More specifically, similarity can be deduced between the representation of a Byzantine palace in Theodoric’s church of S.Apollinare Nuovo, at Ravenna, and the court façade at the Damascene monument.₁₂
₁₂ Christopher Tadgell, 2007. P.690
P a g e | 11
P a g e | 12
Fig.6 Interior Prayer Hall of the Great Mosque of Kairouan showing reused capitals and columns.
In addition to the Great Mosque of Damascus, several novel aesthetic features began emerging subsequent to the expanding Umayyad conquest of lands foreign to Arabia. The crossarchitectural syntax of early Byzantine, Roman and Islamic edifices were successful in communicating a new eclectic language, with the possible re-enactment of the plan of the Prophets mosque at Medina once again used as a basis. This unique synthesis of ideals clearly had a significant impact beyond Damascus. The continual growth of Islam naturally inflated demand for Muslim buildings and with the centre of gravity shifting from Damascus to North Africa, the development of architectural language extended beyond the Umayyad norm. Built by Uqba ibn Nafi in 670, one of the North African architectural achievements of the Umayyad caliphate is the Great Mosque of Kairouan.₁₃ The close relation between architectural influence in Damascus and Kairouan may have been strengthened when Musa ibn Nusayr, who was directly responsible to the Caliph at Damascus, was appointed the governor of Ifriqiya in 720. ₁₃ Marianne Barracund, 2007. P.25 ₁₄ Akel Kahera, 2002.
Situated as the base in the struggle against the indigenous Berber tribes, it was at the mosque as Kairouan, for the very first time in the Islamic world, where the form of the T-plan was clearly expressed, while maintaining the feature of an open interior courtyard space. The evolution of mosques served to confirm the hypothesis of ‘amara’, which meant to build or maintain, as the distinguished practice of recycling all or part of a pre-existing structure, similar to Damascus, remained evident at the Sidi Uqba Mosque. Similar to Damascus, the process of reconstruction and adaptive reuse clearly manifests at the mosque. The edifice, where integrated in the hypostyle plan, are structural elements processed through the development of Byzantine and Roman construction techniques. From a theoretical position, the implementation of these recycled elements at Kairouan and the adaptation of an existent structure at Damascus illustrate the borrowing of architectural vocabulary simply for its structural efficacy.₁₄ Despite this, the contribution of this newfound expression has contributed significantly to the general formation of Islamic art.
P a g e | 13
Fig.7 Plan of Great Mosque of Kairouan.
The Great Mosque of Kairouan depicts a rectangular form, 135 by 80 meters, with narrow rectangular buttresses on the outside made of stone. Imported material was used from Iraq, when Abu Ibrahim Ahmed completed the great mosque, manipulating the Samarran style in the process. He also emphasized crenellations on the north elevation depicting the incurrencearticulating characteristic of Islamic architecture. One peculiarity is exhibited in the building noted by Christian Ewert, for which no concrete explanation exists. While making a systematic study of the reuse of the capitals and columns, Ewert noticed the capitals were set in such a way it was reminiscent of the plan of the Dome of the Rock. This similarity to previous Islamic architectural works is not isolated, and neither surprising. It could hardly have been a coincidence, however it is still difficult to visually account for this as one walks through the mosque. Therefore, the most plausible conclusion would be it corresponded to some other possible pious process.₁₅ Concentrating on spatial features at Kairouan, emphasis is placed upon the central area over the colonnades, providing a rhythmical accompaniment along the length of the covered spaces and the court. The mosque boasts transverse naves, following the pattern of the Umayyad Mosque in Damascus with this spatial configuration also later being imposed in Cordoba. ₁₅ Ettinghausen/Grabar, 2001. P.35 ₁₆ Marianne Barracund, 2007. P.143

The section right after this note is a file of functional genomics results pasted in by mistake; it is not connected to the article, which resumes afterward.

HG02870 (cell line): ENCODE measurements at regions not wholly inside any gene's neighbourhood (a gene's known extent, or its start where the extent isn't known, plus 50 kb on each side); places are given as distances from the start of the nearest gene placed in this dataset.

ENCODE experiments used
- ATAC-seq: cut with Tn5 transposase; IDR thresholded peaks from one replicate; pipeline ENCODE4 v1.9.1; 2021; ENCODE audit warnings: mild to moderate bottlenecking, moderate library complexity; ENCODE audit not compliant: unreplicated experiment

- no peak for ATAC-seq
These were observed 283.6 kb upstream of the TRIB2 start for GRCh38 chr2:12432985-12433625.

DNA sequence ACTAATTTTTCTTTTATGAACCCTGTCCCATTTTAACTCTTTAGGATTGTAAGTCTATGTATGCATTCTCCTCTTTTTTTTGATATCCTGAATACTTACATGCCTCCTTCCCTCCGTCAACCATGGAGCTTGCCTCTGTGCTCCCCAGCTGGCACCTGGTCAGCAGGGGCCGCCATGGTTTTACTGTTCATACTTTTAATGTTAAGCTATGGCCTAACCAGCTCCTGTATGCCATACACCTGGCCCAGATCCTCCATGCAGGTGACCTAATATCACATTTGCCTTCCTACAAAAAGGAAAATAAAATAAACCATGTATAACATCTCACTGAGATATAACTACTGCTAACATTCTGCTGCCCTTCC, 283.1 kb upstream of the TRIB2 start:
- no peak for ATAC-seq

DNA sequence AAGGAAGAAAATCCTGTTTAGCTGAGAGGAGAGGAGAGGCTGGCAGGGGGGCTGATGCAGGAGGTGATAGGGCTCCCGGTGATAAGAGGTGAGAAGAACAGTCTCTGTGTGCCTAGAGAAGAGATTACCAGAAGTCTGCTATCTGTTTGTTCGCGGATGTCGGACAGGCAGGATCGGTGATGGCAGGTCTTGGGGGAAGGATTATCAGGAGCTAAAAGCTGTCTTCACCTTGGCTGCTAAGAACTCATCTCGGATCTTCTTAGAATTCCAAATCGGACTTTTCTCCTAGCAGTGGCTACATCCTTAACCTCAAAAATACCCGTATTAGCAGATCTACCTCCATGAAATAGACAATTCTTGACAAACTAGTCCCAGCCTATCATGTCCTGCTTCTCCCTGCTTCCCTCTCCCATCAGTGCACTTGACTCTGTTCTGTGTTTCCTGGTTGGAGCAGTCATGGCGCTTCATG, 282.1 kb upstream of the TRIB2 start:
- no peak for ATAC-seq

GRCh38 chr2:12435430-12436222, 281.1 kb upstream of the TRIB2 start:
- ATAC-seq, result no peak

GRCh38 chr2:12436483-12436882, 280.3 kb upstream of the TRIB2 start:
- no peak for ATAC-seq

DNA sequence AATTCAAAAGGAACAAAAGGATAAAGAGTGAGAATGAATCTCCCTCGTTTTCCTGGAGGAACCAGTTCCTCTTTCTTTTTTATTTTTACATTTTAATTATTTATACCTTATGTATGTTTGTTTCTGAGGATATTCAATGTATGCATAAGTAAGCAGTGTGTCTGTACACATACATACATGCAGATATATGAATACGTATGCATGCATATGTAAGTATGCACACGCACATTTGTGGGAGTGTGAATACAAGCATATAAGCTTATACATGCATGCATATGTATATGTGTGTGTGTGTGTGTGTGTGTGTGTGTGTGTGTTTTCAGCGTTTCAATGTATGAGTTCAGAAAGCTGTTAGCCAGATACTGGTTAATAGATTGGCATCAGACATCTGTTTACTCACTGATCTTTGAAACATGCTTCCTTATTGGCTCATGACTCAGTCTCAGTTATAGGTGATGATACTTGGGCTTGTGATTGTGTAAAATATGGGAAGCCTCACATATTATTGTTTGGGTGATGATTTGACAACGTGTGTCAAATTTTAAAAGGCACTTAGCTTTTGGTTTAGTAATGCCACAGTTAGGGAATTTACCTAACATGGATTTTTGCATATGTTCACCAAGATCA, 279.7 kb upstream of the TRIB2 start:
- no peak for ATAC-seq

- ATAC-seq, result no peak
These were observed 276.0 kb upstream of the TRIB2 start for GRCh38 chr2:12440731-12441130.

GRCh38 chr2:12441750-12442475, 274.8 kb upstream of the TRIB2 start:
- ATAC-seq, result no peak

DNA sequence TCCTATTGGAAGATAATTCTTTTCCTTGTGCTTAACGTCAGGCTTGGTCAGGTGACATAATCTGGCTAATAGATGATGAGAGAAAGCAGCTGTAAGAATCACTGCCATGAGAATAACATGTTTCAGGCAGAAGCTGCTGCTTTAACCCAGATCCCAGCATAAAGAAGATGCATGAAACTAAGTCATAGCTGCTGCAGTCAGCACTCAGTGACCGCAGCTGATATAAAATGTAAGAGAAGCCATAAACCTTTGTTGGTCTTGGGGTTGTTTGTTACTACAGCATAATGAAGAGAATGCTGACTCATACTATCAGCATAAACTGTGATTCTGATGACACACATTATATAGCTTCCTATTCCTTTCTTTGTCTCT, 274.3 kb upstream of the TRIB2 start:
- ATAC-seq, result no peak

Fig.8 Marble panels and faience tiles on mihrab wall.
Being an extension of a 9th century building could possibly explain the archaic design of the Great Mosque of Kairouan, where limitlessness of space is thoroughly emphasized through the use of a forest columns. This can be witnessed through the three axes of symmetry in the mosque. Providing support for the third supporting block columns there are two lateral axes, in addition to one through the central part of the axial nave, serving the equivalent of a triple gate into the covered area in addition to the whole façade. Bays on both sides of the central nave can be deduced to be relatable to either of the compositions centred on these axes, and hence serve as a ‘relay’ between the interlocking elements of the façade. Several North African mosques bear witness not only to the religious enthusiasm of their patrons, but also to the expertise of their builders, with this certainly being the case at Kairouan.₁₆ This can be observed when further discussing the architectural features of the mosque. The brilliance of the canopy at the domed area in front of the mihrab, is the first time a conscious effort is made to exceed the symbolism of wealth from the rest of the building. Brought over from Iraq in the form of marble panels, the mihrab of the Great Mosque displays faience tiles on it as a facing. Of particular importance in the richly decorated mihrab are four massive arches supporting an intricately delineated square.